Colter Barnes reflects on days 'Alone'
Viewers didn't see his maggot farms, the long days hunting and trapping, or how much weight he gained after he got home.
Some choice tidbits didn't make it into the final cut as Madras High School graduate Colter Barnes competed on the HISTORY Channel survival series "Alone."
Season eight finished airing this summer and now Barns can tell all. (Or most. Producers want him to keep a few secrets.)
"In October, I deer hunted 12 days in a row until dark, six to 10 hours a day," says Barnes, who also set several traps, "and they didn't show any of that."
Last fall, show producers put Barnes and nine other contestants each in complete isolation on the shores of Chilko Lake, British Columbia.
Contestants had to build their own shelters, start their own fires, and find their own food.
"Physically, the hardest part was starvation," says Barnes, who lost 86 pounds in 67 days. That amounted to a third of his body weight.
"When you're living out there, every single day your only job is to get food. From day 28 to day 49, I didn't get any food, any protein or meat."
Barnes tried some ingenious things to get food.
"With my fish guts, I dug a hole and started farming maggots," says Barnes. "They would turn my (fish) guts into good fats."
Barnes boiled his maggots and put them in his soups and teas. The maggots died in the first snow before Barnes got good footage of his tiny prey.
Contestants were allowed to choose 10 gear items from a list. Planning to make a boat, Barnes opted for the tarp instead of the flint or ferro rod his mother wanted him to take.
"The first month it would take me an hour to start a fire with my bow drill. By the end, I could start a fire in about five minutes."
He's glad he opted for the tarp because his boat set Barnes apart from his competitors. He crafted a frame out of wood and wrapped the frame with a tarp. He designed outriggers that gave the boat enough stability for him to stand while fly fishing, or pull in gill nets, or lift a 50-pound fish trap.
When Barnes saw a grizzly, he worried more about the bear damaging his boat than his own safety.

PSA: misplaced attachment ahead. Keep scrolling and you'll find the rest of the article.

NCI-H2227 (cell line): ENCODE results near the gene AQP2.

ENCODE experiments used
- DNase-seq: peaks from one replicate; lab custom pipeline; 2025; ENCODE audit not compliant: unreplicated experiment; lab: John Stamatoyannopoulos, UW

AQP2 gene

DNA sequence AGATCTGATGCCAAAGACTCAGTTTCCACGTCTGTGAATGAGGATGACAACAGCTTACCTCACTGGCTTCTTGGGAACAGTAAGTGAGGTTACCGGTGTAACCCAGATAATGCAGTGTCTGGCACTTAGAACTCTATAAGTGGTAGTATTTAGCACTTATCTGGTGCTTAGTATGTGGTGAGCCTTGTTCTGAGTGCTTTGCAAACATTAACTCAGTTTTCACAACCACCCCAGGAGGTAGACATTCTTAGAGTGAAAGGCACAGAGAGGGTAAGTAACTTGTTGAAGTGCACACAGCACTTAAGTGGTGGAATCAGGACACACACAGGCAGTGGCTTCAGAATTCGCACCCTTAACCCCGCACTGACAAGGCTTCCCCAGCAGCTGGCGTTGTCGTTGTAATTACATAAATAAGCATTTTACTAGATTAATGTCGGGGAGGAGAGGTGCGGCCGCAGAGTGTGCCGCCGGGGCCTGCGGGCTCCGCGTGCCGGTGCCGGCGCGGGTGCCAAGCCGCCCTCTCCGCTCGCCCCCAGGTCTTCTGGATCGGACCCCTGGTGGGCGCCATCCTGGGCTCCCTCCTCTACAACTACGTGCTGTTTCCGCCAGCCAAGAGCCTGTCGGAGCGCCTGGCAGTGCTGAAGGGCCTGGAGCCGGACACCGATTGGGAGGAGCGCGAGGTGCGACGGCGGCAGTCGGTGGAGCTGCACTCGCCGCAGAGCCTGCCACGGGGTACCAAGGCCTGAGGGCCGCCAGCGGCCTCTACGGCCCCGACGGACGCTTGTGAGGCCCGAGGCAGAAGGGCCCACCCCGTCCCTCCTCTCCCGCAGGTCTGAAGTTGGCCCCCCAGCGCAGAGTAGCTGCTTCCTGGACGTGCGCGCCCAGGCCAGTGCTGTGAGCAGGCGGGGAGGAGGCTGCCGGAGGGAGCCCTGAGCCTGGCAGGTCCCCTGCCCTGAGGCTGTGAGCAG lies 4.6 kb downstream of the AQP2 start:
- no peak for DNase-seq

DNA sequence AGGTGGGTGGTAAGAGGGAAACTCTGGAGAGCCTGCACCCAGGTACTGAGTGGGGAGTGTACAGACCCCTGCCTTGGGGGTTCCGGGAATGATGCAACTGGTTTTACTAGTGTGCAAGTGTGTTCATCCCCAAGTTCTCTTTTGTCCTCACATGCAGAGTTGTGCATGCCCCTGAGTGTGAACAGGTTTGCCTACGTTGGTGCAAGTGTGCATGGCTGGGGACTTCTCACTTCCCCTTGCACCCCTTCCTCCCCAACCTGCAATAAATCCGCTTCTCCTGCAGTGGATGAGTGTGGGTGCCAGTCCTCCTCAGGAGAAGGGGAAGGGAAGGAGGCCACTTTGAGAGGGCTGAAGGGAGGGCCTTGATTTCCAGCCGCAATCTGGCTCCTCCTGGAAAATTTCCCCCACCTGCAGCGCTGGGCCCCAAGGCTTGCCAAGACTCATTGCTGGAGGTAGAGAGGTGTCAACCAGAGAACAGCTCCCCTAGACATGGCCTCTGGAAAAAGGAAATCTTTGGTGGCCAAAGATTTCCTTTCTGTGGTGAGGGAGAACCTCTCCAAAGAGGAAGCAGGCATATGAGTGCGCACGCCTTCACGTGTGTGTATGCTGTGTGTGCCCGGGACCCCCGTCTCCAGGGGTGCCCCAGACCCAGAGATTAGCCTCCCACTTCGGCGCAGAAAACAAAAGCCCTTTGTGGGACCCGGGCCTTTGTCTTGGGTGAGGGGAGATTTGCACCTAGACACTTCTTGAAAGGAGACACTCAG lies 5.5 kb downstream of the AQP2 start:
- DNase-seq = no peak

The boat Barnes considered his triumph he believes became his stumbling block. After he caught a couple of voluptuous fish, he poured all his energies into fishing.
"And I didn't catch another fish for 13 days," says Barnes. He wishes he'd kept diversifying his efforts.
In addition to the survival challenge, contestants had to record their experience on video. The show gave him four cameras and professional training.
They wanted him to film eight hours a day with at least two cameras rolling at a time.
"Not only do you have to survive trying to hunt wild animals that need you to be quiet and sneak up on them," says Barnes, "but you're also trying to film it, and you're trying to narrate it. It was definitely a job."
People who watched the show couldn't help but notice Barnes developed a sheen of grime from head to toe.
"I had to be one of the filthiest contestants of all time, and I'm proud of that." Barnes built his shelter on a hill above the lake. He says if he was going to pack water up the hill and heat it, he wasn't going to waste that energy on bathing.
The isolation bothers some contestants. Barnes knows solitude.
"I've lived alone on an island for months at a time. I've been on trips that have been longer than this," says Barnes. "Sixty-seven days isn't even in the top 10 of my camping trips I've been on."
The psychological struggle for Barnes was "failing, failing, failing. Mentally, it was feeling like you're failing over and over again. Not catching animals in your snares, that you're not catching fish, that you're not seeing deer. That was hard."
Then Barnes kicks himself for using the word "failing." "I was constantly learning. Every day I was growing. But my body was not growing."
On day 67, the show's medical team came for his weekly check. They told Barnes he'd lost too much weight. The strain could cause permanent damage to his body. They took him home.
The winner, Clay Hayes of Idaho, lasted seven days longer.
Hayes won $500,000.
The show gave Barnes and other contestants an undisclosed daily stipend to make up for the lost wages while on the adventure.
Barnes made it home in time for Christmas with his family.
"So, it was cookies and chocolate and huge meals visiting family. I didn't have any discipline."
He lost 86 pounds on the show. He gained back 100 pounds.
"My shortcomings on the show are 100% my responsibility, and my shortcomings at the dinner table are 100% my responsibility," says Barnes.
Given the opportunity, Barnes says he'd do it again in a heartbeat. "Mentally and emotionally, I was loving it, loving being out there, hunting, fishing and trapping every day, and I was loving the ride."
Feedback from friends brought fond memories of his roots in Madras.
"I don't know sometimes where home is because I've split time between Montana and Alaska," says Barnes, "but I sure feel like it's Madras because I felt so much love and support. It was incredible, absolutely incredible."
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